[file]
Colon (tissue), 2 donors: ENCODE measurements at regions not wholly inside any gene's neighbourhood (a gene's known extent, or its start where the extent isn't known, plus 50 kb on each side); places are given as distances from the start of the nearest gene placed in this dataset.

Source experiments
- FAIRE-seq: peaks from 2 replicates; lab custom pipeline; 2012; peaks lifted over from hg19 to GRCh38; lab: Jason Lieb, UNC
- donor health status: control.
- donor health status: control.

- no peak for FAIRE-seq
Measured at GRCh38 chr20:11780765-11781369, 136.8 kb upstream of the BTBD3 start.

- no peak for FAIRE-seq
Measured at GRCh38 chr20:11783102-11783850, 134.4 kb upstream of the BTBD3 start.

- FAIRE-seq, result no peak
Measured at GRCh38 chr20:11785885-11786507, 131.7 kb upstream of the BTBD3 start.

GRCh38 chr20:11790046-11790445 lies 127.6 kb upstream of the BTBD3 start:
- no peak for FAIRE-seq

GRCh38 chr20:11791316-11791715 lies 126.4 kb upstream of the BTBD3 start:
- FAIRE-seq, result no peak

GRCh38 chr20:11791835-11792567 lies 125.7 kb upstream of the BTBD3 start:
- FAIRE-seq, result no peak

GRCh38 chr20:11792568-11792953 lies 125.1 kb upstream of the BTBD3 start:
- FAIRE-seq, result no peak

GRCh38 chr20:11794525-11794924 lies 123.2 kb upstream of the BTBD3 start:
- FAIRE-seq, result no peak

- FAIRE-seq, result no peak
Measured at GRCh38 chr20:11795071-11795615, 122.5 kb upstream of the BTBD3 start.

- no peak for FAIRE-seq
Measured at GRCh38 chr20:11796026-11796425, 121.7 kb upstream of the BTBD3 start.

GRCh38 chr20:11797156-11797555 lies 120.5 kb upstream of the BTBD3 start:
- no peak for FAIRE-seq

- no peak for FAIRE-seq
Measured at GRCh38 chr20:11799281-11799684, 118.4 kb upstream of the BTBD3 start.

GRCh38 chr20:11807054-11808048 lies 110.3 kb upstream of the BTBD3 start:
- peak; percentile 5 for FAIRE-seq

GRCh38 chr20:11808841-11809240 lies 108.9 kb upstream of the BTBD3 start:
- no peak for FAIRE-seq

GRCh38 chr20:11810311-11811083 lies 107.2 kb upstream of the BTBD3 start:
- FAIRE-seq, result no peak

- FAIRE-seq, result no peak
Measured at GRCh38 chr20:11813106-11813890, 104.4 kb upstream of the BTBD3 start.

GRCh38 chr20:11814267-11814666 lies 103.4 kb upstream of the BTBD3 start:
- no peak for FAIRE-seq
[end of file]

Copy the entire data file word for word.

Colon (tissue), 2 donors: ENCODE measurements at regions not wholly inside any gene's neighbourhood (a gene's known extent, or its start where the extent isn't known, plus 50 kb on each side); places are given as distances from the start of the nearest gene placed in this dataset.

Source experiments
- FAIRE-seq: peaks from 2 replicates; lab custom pipeline; 2012; peaks lifted over from hg19 to GRCh38; lab: Jason Lieb, UNC
- donor health status: control.
- donor health status: control.

- no peak for FAIRE-seq
Measured at GRCh38 chr20:11780765-11781369, 136.8 kb upstream of the BTBD3 start.

- no peak for FAIRE-seq
Measured at GRCh38 chr20:11783102-11783850, 134.4 kb upstream of the BTBD3 start.

- FAIRE-seq, result no peak
Measured at GRCh38 chr20:11785885-11786507, 131.7 kb upstream of the BTBD3 start.

GRCh38 chr20:11790046-11790445 lies 127.6 kb upstream of the BTBD3 start:
- no peak for FAIRE-seq

GRCh38 chr20:11791316-11791715 lies 126.4 kb upstream of the BTBD3 start:
- FAIRE-seq, result no peak

GRCh38 chr20:11791835-11792567 lies 125.7 kb upstream of the BTBD3 start:
- FAIRE-seq, result no peak

GRCh38 chr20:11792568-11792953 lies 125.1 kb upstream of the BTBD3 start:
- FAIRE-seq, result no peak

GRCh38 chr20:11794525-11794924 lies 123.2 kb upstream of the BTBD3 start:
- FAIRE-seq, result no peak

- FAIRE-seq, result no peak
Measured at GRCh38 chr20:11795071-11795615, 122.5 kb upstream of the BTBD3 start.

- no peak for FAIRE-seq
Measured at GRCh38 chr20:11796026-11796425, 121.7 kb upstream of the BTBD3 start.

GRCh38 chr20:11797156-11797555 lies 120.5 kb upstream of the BTBD3 start:
- no peak for FAIRE-seq

- no peak for FAIRE-seq
Measured at GRCh38 chr20:11799281-11799684, 118.4 kb upstream of the BTBD3 start.

GRCh38 chr20:11807054-11808048 lies 110.3 kb upstream of the BTBD3 start:
- peak; percentile 5 for FAIRE-seq

GRCh38 chr20:11808841-11809240 lies 108.9 kb upstream of the BTBD3 start:
- no peak for FAIRE-seq

GRCh38 chr20:11810311-11811083 lies 107.2 kb upstream of the BTBD3 start:
- FAIRE-seq, result no peak

- FAIRE-seq, result no peak
Measured at GRCh38 chr20:11813106-11813890, 104.4 kb upstream of the BTBD3 start.

GRCh38 chr20:11814267-11814666 lies 103.4 kb upstream of the BTBD3 start:
- no peak for FAIRE-seq